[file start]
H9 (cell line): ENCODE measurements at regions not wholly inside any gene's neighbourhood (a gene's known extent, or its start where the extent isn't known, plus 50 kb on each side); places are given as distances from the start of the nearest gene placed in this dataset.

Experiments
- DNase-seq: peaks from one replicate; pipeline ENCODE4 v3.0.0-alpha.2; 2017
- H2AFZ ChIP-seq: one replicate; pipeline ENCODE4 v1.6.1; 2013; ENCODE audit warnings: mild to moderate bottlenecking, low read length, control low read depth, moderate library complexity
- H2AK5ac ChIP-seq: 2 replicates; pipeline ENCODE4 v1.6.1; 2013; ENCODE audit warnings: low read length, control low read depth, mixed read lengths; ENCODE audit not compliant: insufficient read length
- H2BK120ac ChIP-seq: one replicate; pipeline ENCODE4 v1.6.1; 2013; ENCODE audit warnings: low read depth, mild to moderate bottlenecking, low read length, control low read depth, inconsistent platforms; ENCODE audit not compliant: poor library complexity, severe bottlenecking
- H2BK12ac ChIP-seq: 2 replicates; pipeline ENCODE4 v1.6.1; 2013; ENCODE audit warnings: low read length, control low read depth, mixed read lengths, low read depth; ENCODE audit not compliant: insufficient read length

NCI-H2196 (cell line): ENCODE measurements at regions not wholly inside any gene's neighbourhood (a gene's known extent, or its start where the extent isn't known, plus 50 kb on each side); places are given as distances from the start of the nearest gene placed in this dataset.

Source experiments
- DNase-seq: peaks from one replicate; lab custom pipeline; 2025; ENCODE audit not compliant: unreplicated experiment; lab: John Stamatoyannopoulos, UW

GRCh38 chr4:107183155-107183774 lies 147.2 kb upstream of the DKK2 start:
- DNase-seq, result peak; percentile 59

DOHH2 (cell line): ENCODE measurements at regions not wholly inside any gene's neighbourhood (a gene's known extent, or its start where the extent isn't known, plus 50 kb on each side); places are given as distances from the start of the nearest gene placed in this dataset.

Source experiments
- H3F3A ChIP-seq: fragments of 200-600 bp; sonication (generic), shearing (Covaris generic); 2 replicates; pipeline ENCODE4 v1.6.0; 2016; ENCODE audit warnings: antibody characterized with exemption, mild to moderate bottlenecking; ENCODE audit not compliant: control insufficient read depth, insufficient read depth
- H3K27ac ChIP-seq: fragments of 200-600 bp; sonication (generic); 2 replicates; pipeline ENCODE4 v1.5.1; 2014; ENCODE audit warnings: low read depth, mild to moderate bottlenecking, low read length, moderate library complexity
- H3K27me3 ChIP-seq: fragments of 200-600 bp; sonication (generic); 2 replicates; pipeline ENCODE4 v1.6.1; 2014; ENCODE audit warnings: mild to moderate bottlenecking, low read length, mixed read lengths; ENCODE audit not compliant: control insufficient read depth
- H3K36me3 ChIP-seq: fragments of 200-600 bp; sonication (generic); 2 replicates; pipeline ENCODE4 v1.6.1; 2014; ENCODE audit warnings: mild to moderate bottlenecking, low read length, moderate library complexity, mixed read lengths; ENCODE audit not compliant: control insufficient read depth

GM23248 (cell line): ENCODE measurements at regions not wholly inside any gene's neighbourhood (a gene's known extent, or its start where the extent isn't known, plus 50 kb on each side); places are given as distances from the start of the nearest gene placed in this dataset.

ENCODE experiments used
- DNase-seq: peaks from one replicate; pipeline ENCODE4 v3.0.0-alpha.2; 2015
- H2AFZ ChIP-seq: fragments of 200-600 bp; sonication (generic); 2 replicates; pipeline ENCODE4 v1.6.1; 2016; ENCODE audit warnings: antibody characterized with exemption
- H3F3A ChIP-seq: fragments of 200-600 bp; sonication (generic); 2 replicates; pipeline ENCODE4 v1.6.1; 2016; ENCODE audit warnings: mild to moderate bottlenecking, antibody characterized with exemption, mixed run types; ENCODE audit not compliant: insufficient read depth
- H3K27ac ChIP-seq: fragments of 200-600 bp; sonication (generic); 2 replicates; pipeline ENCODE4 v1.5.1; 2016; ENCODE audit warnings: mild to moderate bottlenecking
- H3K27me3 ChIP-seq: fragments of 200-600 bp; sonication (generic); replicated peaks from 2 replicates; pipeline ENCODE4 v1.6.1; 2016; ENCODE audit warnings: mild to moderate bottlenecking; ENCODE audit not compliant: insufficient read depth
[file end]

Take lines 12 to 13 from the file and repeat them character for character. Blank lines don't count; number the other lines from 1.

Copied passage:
- DNase-seq, result peak; percentile 59

DOHH2 (cell line): ENCODE measurements at regions not wholly inside any gene's neighbourhood (a gene's known extent, or its start where the extent isn't known, plus 50 kb on each side); places are given as distances from the start of the nearest gene placed in this dataset.